June 25, 2012 Summer is one of the noisiest seasons. "Fireworks, trains, concerts and road construction can be harmful to your hearing. And once hearing is damaged, it cannot be repaired," said Jyoti Bhayani, a certified audiologist at Gottlieb Memorial Hospital, part of Loyola University Health System.
One in 10 Americans has hearing loss that affects their ability to understand normal speech. Aging is the most common cause of this condition. However, exposure to excessive noise also can damage hearing in higher pitches.
"Hearing loss due to excessive noise is totally preventable, unlike hearing loss due to old age or a medical condition," Dr. Bhayani said.
Here are the registered levels for common sounds in Chicago*:
- 30 decibels -- soft whisper
- 50 decibels -- rain
- 60 decibels -- normal conversation/computer typing
- 70 decibels -- expressway traffic
- 85 decibels -- earplugs recommended for prolonged exposure at this level
- 90 decibels -- subway/"el" train, lawnmower, shop tools
- 100 decibels -- chainsaw, snowmobile, drill
- 110 decibels -- power saw
- 115 decibels -- loud rock concert, sandblasting, car horn
- 130 decibels -- race car
- 150 decibels -- fireworks/jet engine takeoff
- 170 decibels -- shotgun
*American Academy of Otolaryngology -- Head and Neck Surgery
Music to my Ears, or Just Plain Noise? "It is important to know the intensity of the sounds around you," said Dr. Bhayani, who regularly cares for construction and factory workers, frequent air travelers and seniors in her practice at Gottlieb Memorial Hospital. "I recommend using hearing protection devices for those who are exposed to excessive, loud noises and musician's earplugs, which simply attenuate the intensity/loudness without altering frequency response."
Loud Noise Permanently Kills Ear Nerve Endings Three small bones in the middle ear help transfer sound vibrations to the inner ear where they become nerve impulses that the brain interprets as sound. "When noise is too loud, it begins to kill the hair cells and nerve endings in the inner ear," Dr. Bhayani explained. "The louder a noise, the longer the exposure, and the closer you are to the noise source, the more damaging it is to your nerve endings, or your hearing." As the number of nerve endings decreases due to damage, so does your hearing. Nerve endings cannot be healed or regenerated and the damage is permanent.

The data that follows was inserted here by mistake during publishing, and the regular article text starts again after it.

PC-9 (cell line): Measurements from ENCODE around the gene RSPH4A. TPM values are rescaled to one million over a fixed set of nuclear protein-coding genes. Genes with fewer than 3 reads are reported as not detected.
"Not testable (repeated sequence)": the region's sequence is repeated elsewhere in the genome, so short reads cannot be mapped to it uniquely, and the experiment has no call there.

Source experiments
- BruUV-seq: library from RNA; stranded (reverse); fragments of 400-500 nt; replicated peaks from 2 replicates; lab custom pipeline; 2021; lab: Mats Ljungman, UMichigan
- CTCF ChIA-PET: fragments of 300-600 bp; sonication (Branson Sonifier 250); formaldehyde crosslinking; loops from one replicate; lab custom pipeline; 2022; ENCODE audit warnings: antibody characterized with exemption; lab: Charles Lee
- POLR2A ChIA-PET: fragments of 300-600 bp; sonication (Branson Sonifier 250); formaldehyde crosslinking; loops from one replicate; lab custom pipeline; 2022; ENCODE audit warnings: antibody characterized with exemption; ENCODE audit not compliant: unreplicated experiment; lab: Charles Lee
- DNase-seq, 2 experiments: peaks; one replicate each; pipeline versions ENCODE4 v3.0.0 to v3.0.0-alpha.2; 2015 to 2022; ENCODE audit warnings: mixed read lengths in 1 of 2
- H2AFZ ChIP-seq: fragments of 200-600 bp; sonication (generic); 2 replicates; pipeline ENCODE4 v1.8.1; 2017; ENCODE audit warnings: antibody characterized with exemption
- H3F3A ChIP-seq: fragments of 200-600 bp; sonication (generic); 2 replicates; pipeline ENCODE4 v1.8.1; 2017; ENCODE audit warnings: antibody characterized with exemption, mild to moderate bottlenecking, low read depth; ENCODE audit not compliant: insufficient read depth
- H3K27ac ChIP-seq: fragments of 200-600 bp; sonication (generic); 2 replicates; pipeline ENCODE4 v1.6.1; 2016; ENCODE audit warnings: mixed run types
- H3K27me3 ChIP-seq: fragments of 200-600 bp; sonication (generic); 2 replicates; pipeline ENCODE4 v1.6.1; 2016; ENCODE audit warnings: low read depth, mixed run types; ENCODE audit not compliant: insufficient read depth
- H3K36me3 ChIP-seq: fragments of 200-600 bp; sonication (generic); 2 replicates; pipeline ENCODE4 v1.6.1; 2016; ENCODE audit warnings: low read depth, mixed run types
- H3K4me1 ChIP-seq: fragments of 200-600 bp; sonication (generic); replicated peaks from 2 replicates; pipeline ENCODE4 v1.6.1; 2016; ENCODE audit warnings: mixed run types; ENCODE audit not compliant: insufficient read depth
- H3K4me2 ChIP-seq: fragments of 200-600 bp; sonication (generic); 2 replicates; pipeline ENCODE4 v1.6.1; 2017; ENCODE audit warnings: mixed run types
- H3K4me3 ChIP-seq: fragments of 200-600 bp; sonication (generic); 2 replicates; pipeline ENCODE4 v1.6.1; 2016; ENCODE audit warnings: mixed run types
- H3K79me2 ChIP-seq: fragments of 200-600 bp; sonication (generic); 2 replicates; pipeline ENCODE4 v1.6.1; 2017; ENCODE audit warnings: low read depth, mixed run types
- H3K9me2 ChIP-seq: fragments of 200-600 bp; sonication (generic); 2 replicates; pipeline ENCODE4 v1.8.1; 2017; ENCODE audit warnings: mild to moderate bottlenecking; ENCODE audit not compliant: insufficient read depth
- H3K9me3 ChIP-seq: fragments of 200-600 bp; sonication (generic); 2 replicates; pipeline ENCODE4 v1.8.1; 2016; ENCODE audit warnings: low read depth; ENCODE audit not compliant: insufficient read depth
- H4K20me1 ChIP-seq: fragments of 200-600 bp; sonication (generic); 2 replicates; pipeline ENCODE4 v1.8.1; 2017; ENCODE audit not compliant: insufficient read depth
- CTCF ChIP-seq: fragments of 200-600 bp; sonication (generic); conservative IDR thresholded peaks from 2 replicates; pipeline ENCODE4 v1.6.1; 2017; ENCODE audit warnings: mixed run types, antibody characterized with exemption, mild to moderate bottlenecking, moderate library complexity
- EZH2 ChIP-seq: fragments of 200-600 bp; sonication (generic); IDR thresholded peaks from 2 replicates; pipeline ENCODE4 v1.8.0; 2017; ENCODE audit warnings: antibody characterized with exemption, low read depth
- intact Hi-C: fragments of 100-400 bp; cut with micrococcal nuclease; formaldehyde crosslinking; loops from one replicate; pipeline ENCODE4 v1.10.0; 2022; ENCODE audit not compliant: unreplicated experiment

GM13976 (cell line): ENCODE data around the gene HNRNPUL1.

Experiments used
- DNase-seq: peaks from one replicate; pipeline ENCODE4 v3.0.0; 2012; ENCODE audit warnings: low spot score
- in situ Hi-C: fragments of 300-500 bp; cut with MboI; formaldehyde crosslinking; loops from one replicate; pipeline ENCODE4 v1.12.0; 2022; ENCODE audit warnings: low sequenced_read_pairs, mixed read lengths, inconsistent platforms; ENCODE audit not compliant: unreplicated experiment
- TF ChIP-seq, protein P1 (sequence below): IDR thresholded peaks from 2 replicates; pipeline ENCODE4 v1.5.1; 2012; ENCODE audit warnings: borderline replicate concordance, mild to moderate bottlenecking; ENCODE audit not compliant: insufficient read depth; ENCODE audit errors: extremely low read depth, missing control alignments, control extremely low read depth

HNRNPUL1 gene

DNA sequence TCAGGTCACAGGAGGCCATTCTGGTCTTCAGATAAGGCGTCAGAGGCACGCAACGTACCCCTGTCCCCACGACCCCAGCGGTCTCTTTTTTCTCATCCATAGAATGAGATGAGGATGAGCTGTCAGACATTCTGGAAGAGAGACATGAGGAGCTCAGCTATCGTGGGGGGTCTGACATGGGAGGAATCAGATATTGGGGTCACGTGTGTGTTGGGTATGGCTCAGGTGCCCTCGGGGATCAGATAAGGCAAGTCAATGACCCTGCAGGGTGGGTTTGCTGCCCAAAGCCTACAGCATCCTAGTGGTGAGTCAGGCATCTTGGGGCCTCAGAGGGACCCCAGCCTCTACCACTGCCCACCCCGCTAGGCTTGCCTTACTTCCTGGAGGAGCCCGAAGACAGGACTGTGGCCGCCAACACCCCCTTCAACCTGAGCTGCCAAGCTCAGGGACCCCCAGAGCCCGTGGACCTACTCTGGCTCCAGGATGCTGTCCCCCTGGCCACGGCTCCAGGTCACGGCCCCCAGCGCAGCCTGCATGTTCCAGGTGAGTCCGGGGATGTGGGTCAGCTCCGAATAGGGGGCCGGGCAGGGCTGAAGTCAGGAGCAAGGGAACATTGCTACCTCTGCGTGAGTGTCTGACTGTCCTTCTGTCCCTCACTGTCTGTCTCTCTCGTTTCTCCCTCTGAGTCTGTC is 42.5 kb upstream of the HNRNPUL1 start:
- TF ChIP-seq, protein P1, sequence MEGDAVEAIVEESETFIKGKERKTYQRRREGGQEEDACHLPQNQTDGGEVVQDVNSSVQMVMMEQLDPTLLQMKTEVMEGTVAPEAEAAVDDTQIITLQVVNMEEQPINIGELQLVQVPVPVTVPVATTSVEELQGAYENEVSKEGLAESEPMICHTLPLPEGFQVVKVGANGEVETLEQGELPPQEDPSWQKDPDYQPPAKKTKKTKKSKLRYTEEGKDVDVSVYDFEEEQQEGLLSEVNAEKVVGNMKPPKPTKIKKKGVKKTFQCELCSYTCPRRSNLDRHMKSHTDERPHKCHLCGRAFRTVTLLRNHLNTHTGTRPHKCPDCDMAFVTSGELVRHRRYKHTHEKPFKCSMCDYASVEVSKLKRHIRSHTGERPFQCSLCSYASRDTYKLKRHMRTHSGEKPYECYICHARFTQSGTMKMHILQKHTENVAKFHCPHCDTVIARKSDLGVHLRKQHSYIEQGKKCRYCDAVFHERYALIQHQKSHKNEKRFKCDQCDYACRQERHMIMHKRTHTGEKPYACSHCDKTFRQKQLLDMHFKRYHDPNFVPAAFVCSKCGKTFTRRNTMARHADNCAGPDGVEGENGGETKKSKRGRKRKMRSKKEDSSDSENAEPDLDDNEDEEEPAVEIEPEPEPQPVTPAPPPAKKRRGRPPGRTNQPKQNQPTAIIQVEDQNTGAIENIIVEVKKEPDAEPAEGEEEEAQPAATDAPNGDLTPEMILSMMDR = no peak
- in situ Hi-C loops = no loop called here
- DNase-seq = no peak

Ear Bud Warning Use of ear bud headphones by youngsters may save your ears from being assaulted by the noise of your teenagers' music or electronic game, but it may be damaging your child's hearing.
"Three in five Americans, especially youth, are prone to develop hearing loss due to loud music being delivered via ear buds," said Dr. Bhayani.
Here are a few summertime tips from Dr. Bhayani:
• Cover your ears: "Generic, over-the-counter earplugs are inexpensive and can be found at any drugstore," Dr. Bhayani said. "However, they can be custom-made for comfort and durability. Buy earplugs now and keep them handy in wallets, backpacks, briefcases and purses so you can pop them in when noise is loud and continuous." Dr. Bhayani also suggests using a scarf or even covering your ears with your hands to muffle sound.
• Swimmer's ear and cotton swabs: "Swimmer's ear is caused by painful membrane swelling due to trapped moisture in the outer ear," Dr. Bhayani said. "Multicolor customized plugs for swimming are available and a good investment to avoid painful, or costly, ear infections." After swimming, Dr. Bhayani recommends tilting the head to drain water from each ear and gently wiping the outer ear with a towel. Do not use cotton-tipped swabs to clean ears. "Swabs can actually push wax or harmful material farther into ears, and many people use them improperly or too forcefully, which can cause pain or damage."
• The plane truth: Many air travelers complain about ear discomfort when the plane is taking off or landing. "Yawning, swallowing, chewing gum and sucking on hard candy also are effective in unplugging the ears," Dr. Bhayani said. If yawning and swallowing are not effective, pinch the nostrils shut, take a mouthful of air, and direct the air into the back of the nose as if trying to blow the nose gently. This may have to be repeated several times during the plane's descent.
Other social bookmarking and sharing tools:
Note: If no author is given, the source is cited instead.